Is Investment-Cash Flow Sensitivity Caused by the Agency Costs or Asymmetric Information? Evidence from the UK

G. Pawlina, L.D.R. Renneboog

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Abstract

We investigate the investment-cash flow sensitivity of a large sample of the UK listed firms and confirm that investment is strongly cash flow-sensitive.Is this suboptimal investment policy the result of agency problems when managers with high discretion overinvest, or of asymmetric information when managers owning equity are underinvesting if the market (erroneously) demands too high a risk premium?We find that the observed cash flow sensitivity results mainly from the agency costs of free cash flow.The magnitude of the relationship depends on insider ownership in a nonmonotonic way.Furthermore, we obtain that outside blockholders, such as financial institutions, the government, and industrial firms (only at high control levels), reduce the cash flow sensitivity of investment via effective monitoring.Finally, financial institutions appear to play a role in mitigating informational asymmetries between firms and capital markets.We corroborate our findings by performing additional tests based on the stochastic efficient frontier approach and power indices.
Original languageEnglish
Place of PublicationTilburg
PublisherFinance
Number of pages50
Volume2005-23
Publication statusPublished - 2005

Publication series

NameCentER Discussion Paper
Volume2005-23

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Agency costs
Asymmetric information
Investment-cash flow sensitivity
Cash flow
Managers
Financial institutions
Blockholders
Equity
Insider ownership
Market demand
Power indices
Capital markets
Efficient frontier
Monitoring
Agency problems
Informational asymmetry
Investment policy
Risk premium
Government
Free cash flow

Keywords

  • investment-cash flow sensitivity
  • ownership and control
  • asymmetric information
  • liquidity constraints
  • agency costs of free cash flow
  • large shareholder monitoring
  • Shapley values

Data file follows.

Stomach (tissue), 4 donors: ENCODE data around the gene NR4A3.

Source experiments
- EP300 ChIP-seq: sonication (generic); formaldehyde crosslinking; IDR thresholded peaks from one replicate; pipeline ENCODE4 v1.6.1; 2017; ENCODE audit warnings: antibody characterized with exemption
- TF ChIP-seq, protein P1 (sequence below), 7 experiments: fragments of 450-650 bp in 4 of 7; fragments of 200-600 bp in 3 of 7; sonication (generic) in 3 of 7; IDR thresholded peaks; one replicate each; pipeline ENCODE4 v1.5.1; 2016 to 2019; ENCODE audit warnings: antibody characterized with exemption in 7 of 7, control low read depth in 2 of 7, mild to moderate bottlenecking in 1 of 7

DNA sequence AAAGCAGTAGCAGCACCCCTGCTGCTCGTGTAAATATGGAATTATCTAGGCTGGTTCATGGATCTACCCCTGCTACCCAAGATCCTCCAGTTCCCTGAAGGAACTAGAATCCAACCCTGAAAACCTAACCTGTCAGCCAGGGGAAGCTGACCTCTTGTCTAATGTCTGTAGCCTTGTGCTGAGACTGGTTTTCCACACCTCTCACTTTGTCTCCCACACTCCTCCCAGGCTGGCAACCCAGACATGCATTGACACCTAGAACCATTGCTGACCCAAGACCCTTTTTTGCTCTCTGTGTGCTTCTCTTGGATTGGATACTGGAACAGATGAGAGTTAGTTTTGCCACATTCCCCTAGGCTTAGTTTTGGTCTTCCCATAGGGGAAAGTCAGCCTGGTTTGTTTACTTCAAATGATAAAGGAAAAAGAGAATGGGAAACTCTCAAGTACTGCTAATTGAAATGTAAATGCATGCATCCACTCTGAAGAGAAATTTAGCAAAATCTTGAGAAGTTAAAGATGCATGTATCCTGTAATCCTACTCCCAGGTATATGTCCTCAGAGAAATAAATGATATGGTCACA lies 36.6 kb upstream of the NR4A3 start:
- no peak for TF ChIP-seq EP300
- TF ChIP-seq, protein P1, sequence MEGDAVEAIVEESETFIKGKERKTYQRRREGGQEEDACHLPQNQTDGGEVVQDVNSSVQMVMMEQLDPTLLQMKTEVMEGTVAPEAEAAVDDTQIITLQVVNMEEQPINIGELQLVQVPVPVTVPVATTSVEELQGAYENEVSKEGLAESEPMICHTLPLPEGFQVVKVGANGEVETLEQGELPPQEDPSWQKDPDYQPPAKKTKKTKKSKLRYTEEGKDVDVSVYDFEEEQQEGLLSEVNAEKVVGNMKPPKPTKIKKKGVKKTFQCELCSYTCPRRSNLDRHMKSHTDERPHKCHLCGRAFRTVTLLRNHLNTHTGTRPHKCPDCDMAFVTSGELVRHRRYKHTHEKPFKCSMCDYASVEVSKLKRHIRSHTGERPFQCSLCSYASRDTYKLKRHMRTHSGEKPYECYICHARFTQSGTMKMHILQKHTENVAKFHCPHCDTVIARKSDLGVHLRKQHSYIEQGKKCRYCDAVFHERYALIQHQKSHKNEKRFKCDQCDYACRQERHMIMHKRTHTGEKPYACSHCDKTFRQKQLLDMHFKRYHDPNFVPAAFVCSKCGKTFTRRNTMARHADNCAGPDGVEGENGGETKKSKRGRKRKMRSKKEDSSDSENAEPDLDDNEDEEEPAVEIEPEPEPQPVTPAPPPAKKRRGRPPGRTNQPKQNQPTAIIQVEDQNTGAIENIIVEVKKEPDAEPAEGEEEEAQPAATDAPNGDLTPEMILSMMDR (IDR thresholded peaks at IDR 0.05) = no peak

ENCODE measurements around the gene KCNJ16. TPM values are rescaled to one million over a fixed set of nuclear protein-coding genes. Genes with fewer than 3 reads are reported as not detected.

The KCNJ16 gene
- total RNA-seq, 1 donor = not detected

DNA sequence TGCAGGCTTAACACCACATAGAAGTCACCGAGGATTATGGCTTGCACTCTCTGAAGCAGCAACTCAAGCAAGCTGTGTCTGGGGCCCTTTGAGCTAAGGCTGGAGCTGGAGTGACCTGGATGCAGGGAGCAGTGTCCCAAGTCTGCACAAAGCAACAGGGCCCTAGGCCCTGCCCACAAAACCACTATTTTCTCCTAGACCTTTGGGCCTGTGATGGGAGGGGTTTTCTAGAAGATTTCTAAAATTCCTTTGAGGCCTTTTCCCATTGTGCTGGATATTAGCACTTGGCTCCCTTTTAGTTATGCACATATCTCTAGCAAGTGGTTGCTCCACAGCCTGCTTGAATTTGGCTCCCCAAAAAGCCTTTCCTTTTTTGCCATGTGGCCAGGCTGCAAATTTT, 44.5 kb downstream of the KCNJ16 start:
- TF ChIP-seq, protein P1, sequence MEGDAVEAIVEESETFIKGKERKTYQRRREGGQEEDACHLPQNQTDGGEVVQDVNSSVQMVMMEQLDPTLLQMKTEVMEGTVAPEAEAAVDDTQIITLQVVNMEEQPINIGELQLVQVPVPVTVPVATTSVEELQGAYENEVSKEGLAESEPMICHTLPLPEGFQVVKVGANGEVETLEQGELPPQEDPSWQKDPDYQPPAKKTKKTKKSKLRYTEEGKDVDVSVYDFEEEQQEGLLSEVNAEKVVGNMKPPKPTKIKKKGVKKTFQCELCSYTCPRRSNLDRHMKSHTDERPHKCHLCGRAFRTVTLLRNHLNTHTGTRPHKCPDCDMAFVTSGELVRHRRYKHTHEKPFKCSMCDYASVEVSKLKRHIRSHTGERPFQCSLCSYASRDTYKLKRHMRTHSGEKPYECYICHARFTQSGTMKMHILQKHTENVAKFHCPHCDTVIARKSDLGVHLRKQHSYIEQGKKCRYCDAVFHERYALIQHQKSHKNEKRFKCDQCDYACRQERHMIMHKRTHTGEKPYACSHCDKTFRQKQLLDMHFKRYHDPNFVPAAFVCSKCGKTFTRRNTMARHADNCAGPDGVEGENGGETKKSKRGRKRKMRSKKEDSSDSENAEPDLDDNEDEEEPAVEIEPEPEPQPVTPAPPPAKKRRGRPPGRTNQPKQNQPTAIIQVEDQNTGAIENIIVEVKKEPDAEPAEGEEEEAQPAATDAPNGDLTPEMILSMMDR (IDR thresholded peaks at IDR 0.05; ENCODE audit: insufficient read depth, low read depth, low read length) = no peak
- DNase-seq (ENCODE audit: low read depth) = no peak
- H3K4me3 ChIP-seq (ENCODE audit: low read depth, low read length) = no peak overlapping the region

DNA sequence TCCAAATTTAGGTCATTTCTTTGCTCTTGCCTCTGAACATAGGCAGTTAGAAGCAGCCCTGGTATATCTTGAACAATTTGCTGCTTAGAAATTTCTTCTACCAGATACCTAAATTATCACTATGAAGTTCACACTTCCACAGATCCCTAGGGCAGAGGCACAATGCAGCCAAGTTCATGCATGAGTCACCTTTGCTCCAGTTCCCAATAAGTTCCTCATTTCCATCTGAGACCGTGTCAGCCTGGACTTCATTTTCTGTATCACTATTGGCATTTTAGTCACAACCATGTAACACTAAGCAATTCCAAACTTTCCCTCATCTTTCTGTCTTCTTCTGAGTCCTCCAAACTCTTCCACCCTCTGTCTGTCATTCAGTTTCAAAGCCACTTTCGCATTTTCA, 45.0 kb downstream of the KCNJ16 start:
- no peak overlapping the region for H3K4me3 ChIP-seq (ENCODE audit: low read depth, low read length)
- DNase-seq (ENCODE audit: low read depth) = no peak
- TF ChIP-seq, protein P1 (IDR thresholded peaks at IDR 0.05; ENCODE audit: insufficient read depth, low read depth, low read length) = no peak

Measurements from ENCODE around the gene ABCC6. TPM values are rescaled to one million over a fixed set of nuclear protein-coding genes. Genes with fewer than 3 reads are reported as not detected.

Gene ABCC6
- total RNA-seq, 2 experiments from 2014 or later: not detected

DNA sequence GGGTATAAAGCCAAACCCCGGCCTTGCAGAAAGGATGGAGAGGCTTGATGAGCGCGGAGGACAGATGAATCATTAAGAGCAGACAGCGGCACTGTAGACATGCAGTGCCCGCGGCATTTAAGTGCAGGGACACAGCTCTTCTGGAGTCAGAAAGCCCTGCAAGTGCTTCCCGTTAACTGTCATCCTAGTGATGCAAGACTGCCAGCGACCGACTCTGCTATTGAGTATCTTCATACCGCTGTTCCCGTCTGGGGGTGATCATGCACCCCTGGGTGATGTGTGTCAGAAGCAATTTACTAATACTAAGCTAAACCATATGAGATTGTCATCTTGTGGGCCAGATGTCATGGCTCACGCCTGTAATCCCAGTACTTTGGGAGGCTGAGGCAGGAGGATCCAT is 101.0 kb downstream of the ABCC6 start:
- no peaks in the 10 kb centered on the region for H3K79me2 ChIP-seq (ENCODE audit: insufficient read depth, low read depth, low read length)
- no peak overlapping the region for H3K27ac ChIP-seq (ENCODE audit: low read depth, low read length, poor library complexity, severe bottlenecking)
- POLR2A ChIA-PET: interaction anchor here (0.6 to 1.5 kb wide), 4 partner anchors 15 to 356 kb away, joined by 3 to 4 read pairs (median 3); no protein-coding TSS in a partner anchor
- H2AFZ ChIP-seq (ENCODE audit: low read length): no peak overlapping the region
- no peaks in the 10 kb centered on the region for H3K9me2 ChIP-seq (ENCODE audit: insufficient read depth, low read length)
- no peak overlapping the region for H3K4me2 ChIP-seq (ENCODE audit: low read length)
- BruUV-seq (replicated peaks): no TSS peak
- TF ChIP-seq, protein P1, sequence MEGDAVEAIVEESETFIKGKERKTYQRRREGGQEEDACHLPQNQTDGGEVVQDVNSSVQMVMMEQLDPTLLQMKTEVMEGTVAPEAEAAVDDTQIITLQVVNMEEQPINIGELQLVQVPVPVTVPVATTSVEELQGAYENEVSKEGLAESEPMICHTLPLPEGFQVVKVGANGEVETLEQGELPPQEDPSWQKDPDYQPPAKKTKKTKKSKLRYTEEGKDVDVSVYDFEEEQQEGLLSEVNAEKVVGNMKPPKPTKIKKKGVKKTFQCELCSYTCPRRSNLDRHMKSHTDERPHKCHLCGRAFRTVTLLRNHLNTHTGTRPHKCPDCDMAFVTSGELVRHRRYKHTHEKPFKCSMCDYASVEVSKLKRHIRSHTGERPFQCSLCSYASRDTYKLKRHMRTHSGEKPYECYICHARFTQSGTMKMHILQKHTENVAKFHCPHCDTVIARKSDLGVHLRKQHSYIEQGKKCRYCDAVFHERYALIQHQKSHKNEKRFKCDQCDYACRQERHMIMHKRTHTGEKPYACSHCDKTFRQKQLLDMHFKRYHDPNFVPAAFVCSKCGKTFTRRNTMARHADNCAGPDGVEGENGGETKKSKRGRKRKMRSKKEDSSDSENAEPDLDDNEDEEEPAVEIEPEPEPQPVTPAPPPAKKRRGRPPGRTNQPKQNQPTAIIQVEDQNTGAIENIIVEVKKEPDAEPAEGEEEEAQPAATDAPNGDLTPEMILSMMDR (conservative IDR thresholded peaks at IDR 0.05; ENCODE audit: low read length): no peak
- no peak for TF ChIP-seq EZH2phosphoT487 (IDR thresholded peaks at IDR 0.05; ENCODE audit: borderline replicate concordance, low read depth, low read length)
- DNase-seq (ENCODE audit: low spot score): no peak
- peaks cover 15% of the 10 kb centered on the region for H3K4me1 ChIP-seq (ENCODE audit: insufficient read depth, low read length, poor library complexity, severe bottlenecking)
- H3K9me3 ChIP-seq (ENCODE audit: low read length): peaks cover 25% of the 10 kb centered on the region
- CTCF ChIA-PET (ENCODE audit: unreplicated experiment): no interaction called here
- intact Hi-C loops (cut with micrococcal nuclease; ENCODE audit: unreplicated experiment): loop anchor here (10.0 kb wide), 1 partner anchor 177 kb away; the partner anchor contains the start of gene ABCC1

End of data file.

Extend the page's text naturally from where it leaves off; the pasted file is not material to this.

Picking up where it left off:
Cite this

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title = "Is Investment-Cash Flow Sensitivity Caused by the Agency Costs or Asymmetric Information? Evidence from the UK",
abstract = "We investigate the investment-cash flow sensitivity of a large sample of the UK listed firms and confirm that investment is strongly cash flow-sensitive.Is this suboptimal investment policy the result of agency problems when managers with high discretion overinvest, or of asymmetric information when managers owning equity are underinvesting if the market (erroneously) demands too high a risk premium?We find that the observed cash flow sensitivity results mainly from the agency costs of free cash flow.The magnitude of the relationship depends on insider ownership in a nonmonotonic way.Furthermore, we obtain that outside blockholders, such as financial institutions, the government, and industrial firms (only at high control levels), reduce the cash flow sensitivity of investment via effective monitoring.Finally, financial institutions appear to play a role in mitigating informational asymmetries between firms and capital markets.We corroborate our findings by performing additional tests based on the stochastic efficient frontier approach and power indices.",
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Is Investment-Cash Flow Sensitivity Caused by the Agency Costs or Asymmetric Information? Evidence from the UK. / Pawlina, G.; Renneboog, L.D.R.

Tilburg : Finance, 2005. (CentER Discussion Paper; Vol. 2005-23).

Research output: Working paperDiscussion paperOther research output

TY - UNPB

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AU - Renneboog, L.D.R.

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AB - We investigate the investment-cash flow sensitivity of a large sample of the UK listed firms and confirm that investment is strongly cash flow-sensitive.Is this suboptimal investment policy the result of agency problems when managers with high discretion overinvest, or of asymmetric information when managers owning equity are underinvesting if the market (erroneously) demands too high a risk premium?We find that the observed cash flow sensitivity results mainly from the agency costs of free cash flow.The magnitude of the relationship depends on insider ownership in a nonmonotonic way.Furthermore, we obtain that outside blockholders, such as financial institutions, the government, and industrial firms (only at high control levels), reduce the cash flow sensitivity of investment via effective monitoring.Finally, financial institutions appear to play a role in mitigating informational asymmetries between firms and capital markets.We corroborate our findings by performing additional tests based on the stochastic efficient frontier approach and power indices.

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KW - ownership and control

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KW - liquidity constraints

KW - agency costs of free cash flow

KW - large shareholder monitoring

KW - Shapley values

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